Major projects


Major Projects


Longer-Term Context, plus part of Bedfordshire’s Local Area Agreement

LTP Objectives


Supporting Strategies

MKSM Sub-Regional Strategy and East of England Plan

Main Partners

Highways Agency, adjacent LTPs, specific developers, EERA

Key Actions

Progress committed schemes and agree further priorities

Further Information

Contact us or the relevant delivery body

This section focuses on the development of principal physical infrastructure and major schemes, and responds to our ‘commitments’ and ‘preparing for growth’ priorities in particular. It also responds in part to public concerns over the adequacy of the transport infrastructure in dealing with future growth. As indicated in Chapter 1, delivering existing commitments will constitute a significant portion of activity over the coming five years. This section therefore provides an overview of all major projects planned to be delivered in and around Bedfordshire.

The longer-term transport projects to be implemented will be subject to review, for example through spending reviews by Government, policy and priority changes in the East of England Plan, and any changes made as a result of the creation of Regional Funding Allocations (see Chapter 2), and as each scheme is taken through its own legal procedures.  For this Local Transport Plan, Table 5 ‘Major transport schemes in Bedfordshire’, provides an overview of what major schemes (those costing over £5 million) we expect to be implemented and when.  The locations of road schemes and public transport schemes are shown in Figure 1 ‘Major transport schemes’.

In addition to the schemes listed in Table 5 ‘Major transport schemes in Bedfordshire’, rail enhancements delivered through the Strategic Rail Authority’s Midland Main Line Route Utilisation Strategy, upgrading the West Coast Main Line and East Coast Main Line, and proposed improvements at Milton Keynes Central Station will also impact on the opportunities to travel by rail locally.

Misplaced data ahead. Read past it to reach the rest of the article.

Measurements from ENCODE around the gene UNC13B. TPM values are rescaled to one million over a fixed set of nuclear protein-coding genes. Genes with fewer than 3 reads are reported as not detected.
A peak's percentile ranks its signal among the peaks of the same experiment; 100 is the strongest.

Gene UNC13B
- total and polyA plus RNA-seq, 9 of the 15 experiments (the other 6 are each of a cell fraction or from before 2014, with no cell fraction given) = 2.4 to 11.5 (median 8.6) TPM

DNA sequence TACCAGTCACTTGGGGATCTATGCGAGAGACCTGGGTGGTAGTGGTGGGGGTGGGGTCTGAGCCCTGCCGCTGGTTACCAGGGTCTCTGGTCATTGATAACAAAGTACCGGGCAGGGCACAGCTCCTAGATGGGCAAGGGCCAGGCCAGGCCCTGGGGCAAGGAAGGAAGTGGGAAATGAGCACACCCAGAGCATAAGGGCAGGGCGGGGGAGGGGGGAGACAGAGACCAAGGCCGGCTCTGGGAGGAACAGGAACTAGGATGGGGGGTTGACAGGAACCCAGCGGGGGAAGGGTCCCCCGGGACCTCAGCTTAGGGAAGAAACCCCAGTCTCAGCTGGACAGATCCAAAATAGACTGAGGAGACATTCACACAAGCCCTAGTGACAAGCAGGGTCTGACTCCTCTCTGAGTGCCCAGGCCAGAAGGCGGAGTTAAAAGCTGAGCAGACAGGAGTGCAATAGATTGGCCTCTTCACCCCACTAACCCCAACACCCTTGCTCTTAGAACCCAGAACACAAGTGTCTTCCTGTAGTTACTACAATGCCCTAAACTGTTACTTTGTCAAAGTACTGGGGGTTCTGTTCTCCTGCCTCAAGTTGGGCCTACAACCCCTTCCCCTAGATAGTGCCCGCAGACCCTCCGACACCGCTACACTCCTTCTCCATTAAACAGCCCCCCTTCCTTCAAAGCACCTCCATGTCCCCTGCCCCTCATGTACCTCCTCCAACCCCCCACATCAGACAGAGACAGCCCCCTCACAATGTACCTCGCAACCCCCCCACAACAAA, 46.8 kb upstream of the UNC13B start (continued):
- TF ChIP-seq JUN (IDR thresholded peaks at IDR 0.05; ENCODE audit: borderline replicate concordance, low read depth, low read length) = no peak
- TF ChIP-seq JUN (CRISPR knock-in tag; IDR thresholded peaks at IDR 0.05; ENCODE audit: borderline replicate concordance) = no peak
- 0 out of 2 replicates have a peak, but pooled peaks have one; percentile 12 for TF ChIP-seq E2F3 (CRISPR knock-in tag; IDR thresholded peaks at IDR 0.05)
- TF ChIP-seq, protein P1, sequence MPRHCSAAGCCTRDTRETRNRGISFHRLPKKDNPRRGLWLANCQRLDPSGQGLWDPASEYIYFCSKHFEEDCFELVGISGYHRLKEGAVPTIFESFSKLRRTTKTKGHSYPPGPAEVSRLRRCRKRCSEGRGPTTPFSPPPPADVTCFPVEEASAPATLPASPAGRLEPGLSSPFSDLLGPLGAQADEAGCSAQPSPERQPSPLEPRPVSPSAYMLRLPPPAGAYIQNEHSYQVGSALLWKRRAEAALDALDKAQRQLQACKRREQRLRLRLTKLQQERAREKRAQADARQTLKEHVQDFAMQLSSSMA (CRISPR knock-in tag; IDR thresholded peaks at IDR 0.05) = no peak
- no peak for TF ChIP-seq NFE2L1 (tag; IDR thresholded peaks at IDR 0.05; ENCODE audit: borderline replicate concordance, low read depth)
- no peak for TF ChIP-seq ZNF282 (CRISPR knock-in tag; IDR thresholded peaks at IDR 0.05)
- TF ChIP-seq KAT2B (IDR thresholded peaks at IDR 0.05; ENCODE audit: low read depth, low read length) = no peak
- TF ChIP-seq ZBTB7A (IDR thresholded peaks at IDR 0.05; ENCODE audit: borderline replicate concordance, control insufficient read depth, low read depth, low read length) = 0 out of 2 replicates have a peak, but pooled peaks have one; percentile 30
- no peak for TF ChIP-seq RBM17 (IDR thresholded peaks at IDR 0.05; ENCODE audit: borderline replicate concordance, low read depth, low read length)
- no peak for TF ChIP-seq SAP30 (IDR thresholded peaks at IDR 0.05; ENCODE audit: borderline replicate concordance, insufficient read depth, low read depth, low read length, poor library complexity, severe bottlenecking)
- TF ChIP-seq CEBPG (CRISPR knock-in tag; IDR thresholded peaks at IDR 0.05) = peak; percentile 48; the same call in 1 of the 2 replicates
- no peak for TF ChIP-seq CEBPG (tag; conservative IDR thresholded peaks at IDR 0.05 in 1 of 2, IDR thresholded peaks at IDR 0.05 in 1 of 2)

Beyond the location and timing information given here, further details are included below, but only for those schemes where the LTP is itself the main means of delivery.  For further information on any of these projects please get in touch with us via the contact points given at the front of this document.

As Table 5 ‘Major transport schemes in Bedfordshire’ shows, what is striking is the sheer number of schemes that are now past the initial evaluation stages and in existing programmes.  With a total value of around £1 billion, and assuming these projects are delivered, they will have a significant impact on the area.  Key issues are:

  • The unprecedented level of construction activity expected during the LTP2 period;
  • The potential disruption to existing traffic and communities during construction;
  • The additional longer distance traffic passing through Bedfordshire;
  • The strategic road network schemes providing improved local travel conditions for road users;
  • The opportunities created to relieve communities of existing through traffic, particularly lorries; and
  • The further de-trunking implications, with significant transfers to us of existing trunk roads (particularly the existing A421 and the A5 through Dunstable).

We will continue to work with all relevant agencies to ensure we maximise the benefits and minimise the adverse impacts of all these schemes on local communities.

Whilst there is a high level of activity on major transport projects in Bedfordshire, the additional demand placed on transport systems as a result of the proposed levels of growth up to 2021 is likely to continue to place continuing capacity constraints on both roads and rail.  Evidence for this comes from the Highways Agency and the Strategic Rail Authority.